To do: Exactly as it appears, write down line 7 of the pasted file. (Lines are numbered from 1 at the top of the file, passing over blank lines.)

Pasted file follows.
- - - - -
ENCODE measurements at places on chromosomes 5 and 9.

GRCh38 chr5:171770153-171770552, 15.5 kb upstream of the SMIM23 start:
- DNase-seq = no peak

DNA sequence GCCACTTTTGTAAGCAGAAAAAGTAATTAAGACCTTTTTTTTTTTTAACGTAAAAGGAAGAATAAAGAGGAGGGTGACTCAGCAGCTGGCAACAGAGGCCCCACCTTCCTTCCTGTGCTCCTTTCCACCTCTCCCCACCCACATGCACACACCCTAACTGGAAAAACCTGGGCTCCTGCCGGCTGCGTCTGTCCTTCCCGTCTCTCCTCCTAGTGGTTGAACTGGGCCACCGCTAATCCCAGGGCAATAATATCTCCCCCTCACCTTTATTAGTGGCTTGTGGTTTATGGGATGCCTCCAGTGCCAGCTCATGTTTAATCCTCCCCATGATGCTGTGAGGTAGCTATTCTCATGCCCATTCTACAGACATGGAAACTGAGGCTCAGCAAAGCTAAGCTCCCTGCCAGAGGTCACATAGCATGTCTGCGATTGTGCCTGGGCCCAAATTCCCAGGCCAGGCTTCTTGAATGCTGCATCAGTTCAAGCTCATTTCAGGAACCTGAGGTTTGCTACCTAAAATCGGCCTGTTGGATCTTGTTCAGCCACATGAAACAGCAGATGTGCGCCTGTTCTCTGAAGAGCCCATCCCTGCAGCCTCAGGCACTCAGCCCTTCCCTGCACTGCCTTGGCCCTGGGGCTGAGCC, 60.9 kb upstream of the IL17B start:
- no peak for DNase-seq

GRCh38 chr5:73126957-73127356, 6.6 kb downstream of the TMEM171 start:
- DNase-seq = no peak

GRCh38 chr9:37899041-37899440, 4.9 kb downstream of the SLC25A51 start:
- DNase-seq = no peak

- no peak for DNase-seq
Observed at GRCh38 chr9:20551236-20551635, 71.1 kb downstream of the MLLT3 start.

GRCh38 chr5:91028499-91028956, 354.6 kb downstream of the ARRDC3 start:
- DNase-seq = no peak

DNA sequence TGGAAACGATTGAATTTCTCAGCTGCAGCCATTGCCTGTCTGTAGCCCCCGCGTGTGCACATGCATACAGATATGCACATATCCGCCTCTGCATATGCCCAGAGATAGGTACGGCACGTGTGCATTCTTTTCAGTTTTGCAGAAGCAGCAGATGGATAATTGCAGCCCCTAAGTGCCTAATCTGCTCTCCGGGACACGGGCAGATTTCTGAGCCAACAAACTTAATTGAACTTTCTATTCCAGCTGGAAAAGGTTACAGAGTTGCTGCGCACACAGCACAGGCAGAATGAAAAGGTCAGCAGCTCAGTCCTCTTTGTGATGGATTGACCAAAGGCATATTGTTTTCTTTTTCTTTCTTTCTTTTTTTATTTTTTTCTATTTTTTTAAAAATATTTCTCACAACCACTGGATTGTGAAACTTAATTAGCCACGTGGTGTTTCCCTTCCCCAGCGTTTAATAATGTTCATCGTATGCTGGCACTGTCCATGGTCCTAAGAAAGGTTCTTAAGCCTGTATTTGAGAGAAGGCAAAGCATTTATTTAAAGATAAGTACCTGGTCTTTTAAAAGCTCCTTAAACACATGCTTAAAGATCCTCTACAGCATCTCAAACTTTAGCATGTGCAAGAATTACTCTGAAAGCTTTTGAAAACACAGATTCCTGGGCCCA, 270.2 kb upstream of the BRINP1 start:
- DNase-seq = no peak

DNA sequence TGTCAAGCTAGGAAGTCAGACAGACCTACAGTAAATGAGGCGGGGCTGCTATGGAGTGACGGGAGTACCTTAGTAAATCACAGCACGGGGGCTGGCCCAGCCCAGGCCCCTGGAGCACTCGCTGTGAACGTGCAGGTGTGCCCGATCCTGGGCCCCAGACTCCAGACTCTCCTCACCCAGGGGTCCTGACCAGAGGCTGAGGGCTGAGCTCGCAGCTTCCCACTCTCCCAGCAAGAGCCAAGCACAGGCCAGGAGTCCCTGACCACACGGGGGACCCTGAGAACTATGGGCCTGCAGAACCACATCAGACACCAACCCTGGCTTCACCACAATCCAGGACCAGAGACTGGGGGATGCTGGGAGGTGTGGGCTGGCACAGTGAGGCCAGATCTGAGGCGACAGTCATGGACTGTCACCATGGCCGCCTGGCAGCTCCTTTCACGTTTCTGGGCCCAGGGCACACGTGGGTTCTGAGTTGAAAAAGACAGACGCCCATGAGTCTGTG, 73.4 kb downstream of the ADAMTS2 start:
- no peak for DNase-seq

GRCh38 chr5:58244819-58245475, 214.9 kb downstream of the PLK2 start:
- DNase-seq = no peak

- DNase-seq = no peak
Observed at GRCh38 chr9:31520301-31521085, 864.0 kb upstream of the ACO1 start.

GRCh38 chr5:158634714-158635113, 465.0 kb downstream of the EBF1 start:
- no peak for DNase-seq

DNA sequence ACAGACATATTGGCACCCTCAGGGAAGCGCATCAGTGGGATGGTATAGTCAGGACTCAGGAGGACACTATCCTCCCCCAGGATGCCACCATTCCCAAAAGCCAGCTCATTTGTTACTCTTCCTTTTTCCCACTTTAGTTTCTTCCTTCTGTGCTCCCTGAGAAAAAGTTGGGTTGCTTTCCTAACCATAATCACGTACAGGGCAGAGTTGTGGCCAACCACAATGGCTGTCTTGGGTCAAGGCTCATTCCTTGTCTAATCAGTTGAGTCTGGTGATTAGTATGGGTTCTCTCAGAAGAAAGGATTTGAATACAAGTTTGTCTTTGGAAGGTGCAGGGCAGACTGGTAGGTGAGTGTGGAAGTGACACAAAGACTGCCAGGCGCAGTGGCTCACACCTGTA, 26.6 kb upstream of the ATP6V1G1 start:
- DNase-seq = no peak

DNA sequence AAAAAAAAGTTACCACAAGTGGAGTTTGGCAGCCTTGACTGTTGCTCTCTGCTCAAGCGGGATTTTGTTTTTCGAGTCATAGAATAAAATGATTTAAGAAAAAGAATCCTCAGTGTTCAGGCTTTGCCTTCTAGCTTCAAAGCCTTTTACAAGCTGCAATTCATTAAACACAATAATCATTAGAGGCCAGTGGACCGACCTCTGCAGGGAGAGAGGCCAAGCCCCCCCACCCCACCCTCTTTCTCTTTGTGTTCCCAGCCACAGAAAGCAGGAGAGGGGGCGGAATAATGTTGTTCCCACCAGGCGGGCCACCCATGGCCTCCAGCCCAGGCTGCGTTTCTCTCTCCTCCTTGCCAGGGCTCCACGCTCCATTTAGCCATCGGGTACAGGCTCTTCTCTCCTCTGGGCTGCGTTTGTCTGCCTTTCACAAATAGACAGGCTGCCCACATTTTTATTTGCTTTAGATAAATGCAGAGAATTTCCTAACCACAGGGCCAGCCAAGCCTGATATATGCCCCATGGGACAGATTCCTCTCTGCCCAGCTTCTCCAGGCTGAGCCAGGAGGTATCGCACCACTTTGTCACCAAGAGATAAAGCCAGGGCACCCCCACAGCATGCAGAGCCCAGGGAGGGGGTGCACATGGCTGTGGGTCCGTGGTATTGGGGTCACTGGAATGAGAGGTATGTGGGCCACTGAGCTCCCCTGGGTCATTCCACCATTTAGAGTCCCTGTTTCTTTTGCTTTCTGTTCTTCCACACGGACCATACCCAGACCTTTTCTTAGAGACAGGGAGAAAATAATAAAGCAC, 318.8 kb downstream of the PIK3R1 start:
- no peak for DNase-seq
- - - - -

- DNase-seq = no peak